SEVEN people who were part of a drug dealing network have been jailed for a total of nearly 20 years for supplying class A drugs in Worcester.

The arrests are the final success for West Mercia Police’s Operation Dorado, a major anti-drugs initiative by West Mercia Police’s Serious and Organised Crime Unit (Socu) that targeted organised crime groups from the West Midlands supplying heroin and crack cocaine to local dealers in Worcester.

This included an undercover officer infiltrating the drugs community in Worcester to identify dealers. Those sentenced today are the final group to appear in court as result of the operation, which means it led to 45 people being prosecuted to a total of 166 years in prison.

Operation Dorado started with a covert phase in 2012 that took many months with detectives collecting evidence against criminals from the West Midlands and street dealers in Worcester.

The undercover officer, known as a test purchase officer and referred to in court only as ‘Danny’, infiltrated the drugs community in Worcester and over four months purchased cocaine and heroin from many different dealers.

The information collected by Danny led Socu detectives to a number of organised crime groups, including those sentenced at Worcester Crown Court on Friday.

Shavan Reid, aged 25, originally of Quinton, Birmingham, was sentenced to six years and Simon Gordon, aged 32 and formally from West Bromwich, was sentenced to four years and eight months, both for conspiracy to supply crack cocaine and heroin, and money laundering.

The pair were both in prison for burglary offences at the time of the operation, but evidence proved they were both setting up drugs purchases and using a network of runners to sell on the drugs. They also used threats and intimidation to control their operation despite being imprisoned.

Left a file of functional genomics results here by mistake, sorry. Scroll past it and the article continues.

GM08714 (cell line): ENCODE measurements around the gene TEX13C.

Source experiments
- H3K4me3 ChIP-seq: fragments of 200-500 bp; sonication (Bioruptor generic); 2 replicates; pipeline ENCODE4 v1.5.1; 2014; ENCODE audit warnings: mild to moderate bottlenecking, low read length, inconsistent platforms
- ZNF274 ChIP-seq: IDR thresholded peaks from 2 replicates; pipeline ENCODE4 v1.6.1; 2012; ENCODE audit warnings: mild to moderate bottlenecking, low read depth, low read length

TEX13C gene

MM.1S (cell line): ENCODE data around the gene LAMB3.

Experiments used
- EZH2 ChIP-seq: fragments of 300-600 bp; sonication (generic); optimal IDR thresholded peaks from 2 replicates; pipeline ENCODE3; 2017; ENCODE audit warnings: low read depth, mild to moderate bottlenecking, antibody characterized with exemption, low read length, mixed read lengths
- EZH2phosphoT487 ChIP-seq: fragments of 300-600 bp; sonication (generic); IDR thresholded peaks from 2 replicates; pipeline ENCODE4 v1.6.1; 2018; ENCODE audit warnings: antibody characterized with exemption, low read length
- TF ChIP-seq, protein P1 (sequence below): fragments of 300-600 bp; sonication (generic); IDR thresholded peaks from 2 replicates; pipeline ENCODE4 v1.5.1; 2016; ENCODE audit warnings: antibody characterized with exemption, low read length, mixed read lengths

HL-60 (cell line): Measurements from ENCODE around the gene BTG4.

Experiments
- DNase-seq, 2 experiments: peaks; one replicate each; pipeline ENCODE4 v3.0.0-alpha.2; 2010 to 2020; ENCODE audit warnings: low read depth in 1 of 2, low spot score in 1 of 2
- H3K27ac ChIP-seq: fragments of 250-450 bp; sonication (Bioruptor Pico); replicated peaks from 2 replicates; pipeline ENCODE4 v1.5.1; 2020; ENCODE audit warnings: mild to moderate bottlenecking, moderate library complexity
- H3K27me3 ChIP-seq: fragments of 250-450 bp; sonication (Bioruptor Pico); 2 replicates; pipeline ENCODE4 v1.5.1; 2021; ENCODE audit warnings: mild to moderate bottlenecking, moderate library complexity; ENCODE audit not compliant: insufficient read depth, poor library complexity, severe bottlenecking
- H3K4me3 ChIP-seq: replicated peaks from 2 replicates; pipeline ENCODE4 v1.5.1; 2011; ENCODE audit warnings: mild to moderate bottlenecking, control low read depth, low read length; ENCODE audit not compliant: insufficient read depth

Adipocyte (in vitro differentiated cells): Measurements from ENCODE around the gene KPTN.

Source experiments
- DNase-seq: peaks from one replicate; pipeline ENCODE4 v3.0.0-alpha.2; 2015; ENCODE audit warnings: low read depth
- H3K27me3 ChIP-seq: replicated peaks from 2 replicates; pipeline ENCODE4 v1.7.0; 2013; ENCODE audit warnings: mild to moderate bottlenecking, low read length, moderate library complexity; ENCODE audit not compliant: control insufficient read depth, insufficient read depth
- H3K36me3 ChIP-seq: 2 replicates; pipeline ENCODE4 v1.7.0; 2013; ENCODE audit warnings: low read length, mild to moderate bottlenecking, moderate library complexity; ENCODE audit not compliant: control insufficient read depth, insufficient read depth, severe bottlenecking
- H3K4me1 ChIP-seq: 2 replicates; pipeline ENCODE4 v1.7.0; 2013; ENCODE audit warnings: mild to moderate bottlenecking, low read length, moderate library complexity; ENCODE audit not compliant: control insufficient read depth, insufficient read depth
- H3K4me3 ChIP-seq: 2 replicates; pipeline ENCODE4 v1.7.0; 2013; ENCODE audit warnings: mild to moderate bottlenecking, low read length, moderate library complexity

Maria Edwards, aged 43, of Ridgacre Road, Quinton, Birmingham, was sentenced to 18 months for conspiracy to supply crack cocaine and heroin, and money laundering. Reid’s mother, she assisted her son with organising his network as well as the laundering of his drug profits.

Warren Miller, aged 27, of Cotswold Close, Oldbury, was sentenced to two years and eight months for conspiracy to supply crack cocaine and heroin, and money laundering. Miller was Reid and Gordon’s right-hand man and their ‘warehouse man’. He would obtain large quantities of drugs from dealers in the West Midlands and pass them on to runners for them to distribute to street dealers.

Sonari ‘Marcus’ Wokoma, aged 21, of Antrobus Road, Birmingham, was sentenced to two years for conspiracy to supply crack cocaine and heroin, and money laundering. Wokoma worked as a drugs runner, transporting the drugs from Birmingham to Worcester.

Jack Ashton, aged 21, previously of London Road, Worcester, and Cree Dacres, aged 19 and of Slade Road, Birmingham, were sentenced to a year and two months and a year and eight months respectively for conspiracy to supply crack cocaine and heroin, and money laundering. Ashton and Dacres were considered Reid and Gordon’s main ‘foot soldiers’ and did much of the dealing locally in Worcester on their behalf.

All the defendants had their sentences reduced after pleaded guilty to the offences at previous hearings.

Socu’s Detective Sergeant Andy Bailey said: “It is really satisfying to see so many of those involved in dealing Class A drugs, which destroy lives and harm local communities, jailed because of one operation.

“It has taken 18 months for all 45 people to be dealt with by the courts and if you include two other major investigations by Socu into drug dealing in Worcester, we have seen 60 people prosecuted for drug dealing-related crimes in that time.

“I hope this sends out a message to anyone intending to deal drugs in Worcestershire that we will pursue them with unflinching tenacity and it will only be a matter of time before we bring them to justice.

“Dorado aimed to not just tackle street dealers but the organised crime groups who were supplying them with heroin and cocaine, many of them working out of Birmingham and the Black Country.

“Although the issue of drugs is no more of a problem in Worcester than it is elsewhere in the country, the unlawful supply of controlled drugs by organised gangs has a real impact on all of our communities.

“The misuse of drugs is a factor in many other types of crimes, for example burglary, and we are determined to deal with those who seek to profit from this type of organised criminality.

“During this investigation we specifically targeted those organising the drug supply so we could have the biggest impact on those who were profiting the most.”